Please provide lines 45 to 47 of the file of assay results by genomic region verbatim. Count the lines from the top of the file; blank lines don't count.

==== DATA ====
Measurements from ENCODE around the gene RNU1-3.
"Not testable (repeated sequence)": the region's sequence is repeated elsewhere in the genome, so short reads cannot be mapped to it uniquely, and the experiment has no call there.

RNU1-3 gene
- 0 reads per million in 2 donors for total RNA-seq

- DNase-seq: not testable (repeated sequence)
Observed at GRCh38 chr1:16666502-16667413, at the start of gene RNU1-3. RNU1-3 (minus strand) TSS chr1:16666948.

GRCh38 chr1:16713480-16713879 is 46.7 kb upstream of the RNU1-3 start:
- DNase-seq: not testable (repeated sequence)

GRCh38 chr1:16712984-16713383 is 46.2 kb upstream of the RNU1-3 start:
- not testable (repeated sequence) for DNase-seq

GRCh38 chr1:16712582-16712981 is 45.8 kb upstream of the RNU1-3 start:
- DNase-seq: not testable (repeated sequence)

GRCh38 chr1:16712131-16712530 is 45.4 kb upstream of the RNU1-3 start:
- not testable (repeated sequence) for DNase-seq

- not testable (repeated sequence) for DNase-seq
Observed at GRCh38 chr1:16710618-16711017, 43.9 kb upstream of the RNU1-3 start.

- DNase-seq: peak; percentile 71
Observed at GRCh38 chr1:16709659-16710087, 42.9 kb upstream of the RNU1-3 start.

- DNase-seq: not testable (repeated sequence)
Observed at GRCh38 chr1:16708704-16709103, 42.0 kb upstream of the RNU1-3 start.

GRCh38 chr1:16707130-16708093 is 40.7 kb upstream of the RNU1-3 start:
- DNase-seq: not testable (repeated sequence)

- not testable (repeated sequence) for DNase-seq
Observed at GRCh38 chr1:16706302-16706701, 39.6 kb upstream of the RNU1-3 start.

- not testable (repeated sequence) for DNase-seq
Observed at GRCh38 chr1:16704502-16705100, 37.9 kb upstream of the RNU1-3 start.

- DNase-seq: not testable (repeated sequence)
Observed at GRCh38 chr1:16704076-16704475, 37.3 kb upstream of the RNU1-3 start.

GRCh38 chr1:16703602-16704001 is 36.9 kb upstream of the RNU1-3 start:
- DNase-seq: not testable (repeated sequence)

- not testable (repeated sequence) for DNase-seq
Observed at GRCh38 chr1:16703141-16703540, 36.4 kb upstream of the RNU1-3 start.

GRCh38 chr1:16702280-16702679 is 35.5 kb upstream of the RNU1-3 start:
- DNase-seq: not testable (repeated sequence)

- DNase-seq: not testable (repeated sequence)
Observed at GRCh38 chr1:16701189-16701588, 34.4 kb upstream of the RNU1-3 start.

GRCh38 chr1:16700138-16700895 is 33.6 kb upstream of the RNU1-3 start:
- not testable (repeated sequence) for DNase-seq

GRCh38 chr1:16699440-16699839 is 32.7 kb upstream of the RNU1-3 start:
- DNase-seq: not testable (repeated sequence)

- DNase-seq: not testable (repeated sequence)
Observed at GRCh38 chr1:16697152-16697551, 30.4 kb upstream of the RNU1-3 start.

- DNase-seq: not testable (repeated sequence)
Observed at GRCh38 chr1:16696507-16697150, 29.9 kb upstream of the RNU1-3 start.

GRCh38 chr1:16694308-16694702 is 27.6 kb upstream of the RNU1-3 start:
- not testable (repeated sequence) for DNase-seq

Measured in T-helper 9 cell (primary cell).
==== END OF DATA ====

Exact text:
GRCh38 chr1:16694308-16694702 is 27.6 kb upstream of the RNU1-3 start:
- not testable (repeated sequence) for DNase-seq

Measured in T-helper 9 cell (primary cell).